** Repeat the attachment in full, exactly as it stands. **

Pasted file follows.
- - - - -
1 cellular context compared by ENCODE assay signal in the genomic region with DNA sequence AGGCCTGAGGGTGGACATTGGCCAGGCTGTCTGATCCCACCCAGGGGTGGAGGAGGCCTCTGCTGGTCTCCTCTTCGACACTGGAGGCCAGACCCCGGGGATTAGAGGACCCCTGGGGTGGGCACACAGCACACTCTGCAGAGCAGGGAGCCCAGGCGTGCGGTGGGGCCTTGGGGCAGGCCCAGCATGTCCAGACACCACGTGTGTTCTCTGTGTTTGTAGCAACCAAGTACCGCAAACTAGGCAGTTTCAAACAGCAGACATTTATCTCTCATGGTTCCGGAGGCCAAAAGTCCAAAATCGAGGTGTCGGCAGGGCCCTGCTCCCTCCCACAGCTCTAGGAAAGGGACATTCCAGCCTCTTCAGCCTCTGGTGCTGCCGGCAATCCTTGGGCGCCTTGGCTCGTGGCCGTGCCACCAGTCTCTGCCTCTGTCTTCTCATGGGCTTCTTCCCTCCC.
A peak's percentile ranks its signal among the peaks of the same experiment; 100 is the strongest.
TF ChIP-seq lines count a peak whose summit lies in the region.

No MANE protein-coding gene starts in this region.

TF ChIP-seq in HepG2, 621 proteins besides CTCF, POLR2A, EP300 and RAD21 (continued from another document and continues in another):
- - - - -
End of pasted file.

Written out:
1 cellular context compared by ENCODE assay signal in the genomic region with DNA sequence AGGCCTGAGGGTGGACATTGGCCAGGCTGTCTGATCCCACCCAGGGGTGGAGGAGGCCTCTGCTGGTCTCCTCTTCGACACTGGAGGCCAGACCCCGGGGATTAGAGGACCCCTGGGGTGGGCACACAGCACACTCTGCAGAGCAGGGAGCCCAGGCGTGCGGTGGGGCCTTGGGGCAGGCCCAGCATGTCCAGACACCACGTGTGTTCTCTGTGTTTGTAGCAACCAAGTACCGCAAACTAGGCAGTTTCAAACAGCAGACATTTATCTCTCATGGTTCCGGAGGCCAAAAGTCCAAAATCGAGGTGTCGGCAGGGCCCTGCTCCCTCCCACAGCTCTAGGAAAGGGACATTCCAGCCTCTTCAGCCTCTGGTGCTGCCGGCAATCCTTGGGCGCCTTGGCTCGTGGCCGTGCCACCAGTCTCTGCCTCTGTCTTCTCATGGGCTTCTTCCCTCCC.
A peak's percentile ranks its signal among the peaks of the same experiment; 100 is the strongest.
TF ChIP-seq lines count a peak whose summit lies in the region.

No MANE protein-coding gene starts in this region.

TF ChIP-seq in HepG2, 621 proteins besides CTCF, POLR2A, EP300 and RAD21 (continued from another document and continues in another):